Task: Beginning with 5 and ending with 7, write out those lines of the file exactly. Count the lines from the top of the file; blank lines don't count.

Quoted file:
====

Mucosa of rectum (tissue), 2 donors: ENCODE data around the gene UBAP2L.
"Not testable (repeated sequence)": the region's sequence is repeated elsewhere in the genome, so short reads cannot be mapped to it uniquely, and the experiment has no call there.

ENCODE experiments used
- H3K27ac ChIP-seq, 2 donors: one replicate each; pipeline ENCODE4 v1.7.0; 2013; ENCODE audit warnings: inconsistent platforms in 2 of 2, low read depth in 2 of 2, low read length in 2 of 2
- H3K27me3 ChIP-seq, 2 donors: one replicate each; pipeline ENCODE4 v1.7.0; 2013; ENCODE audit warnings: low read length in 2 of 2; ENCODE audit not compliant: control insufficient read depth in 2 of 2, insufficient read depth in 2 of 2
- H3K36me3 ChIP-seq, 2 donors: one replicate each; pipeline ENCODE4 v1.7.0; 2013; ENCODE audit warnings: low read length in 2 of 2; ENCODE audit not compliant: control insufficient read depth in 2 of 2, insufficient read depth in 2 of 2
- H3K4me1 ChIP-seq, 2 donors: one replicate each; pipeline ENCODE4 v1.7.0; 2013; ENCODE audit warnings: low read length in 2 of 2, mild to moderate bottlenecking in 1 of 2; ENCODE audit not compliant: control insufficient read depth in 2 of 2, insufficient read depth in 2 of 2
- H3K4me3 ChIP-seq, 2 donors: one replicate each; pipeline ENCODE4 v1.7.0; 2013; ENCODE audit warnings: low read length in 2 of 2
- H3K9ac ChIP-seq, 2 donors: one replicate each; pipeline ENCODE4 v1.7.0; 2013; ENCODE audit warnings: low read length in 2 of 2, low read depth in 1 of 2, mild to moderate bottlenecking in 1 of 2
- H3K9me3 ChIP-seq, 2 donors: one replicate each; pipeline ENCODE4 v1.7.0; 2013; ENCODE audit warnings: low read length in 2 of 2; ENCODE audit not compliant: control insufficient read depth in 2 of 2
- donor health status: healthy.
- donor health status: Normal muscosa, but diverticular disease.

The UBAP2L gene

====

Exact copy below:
- H3K27me3 ChIP-seq, 2 donors: one replicate each; pipeline ENCODE4 v1.7.0; 2013; ENCODE audit warnings: low read length in 2 of 2; ENCODE audit not compliant: control insufficient read depth in 2 of 2, insufficient read depth in 2 of 2
- H3K36me3 ChIP-seq, 2 donors: one replicate each; pipeline ENCODE4 v1.7.0; 2013; ENCODE audit warnings: low read length in 2 of 2; ENCODE audit not compliant: control insufficient read depth in 2 of 2, insufficient read depth in 2 of 2
- H3K4me1 ChIP-seq, 2 donors: one replicate each; pipeline ENCODE4 v1.7.0; 2013; ENCODE audit warnings: low read length in 2 of 2, mild to moderate bottlenecking in 1 of 2; ENCODE audit not compliant: control insufficient read depth in 2 of 2, insufficient read depth in 2 of 2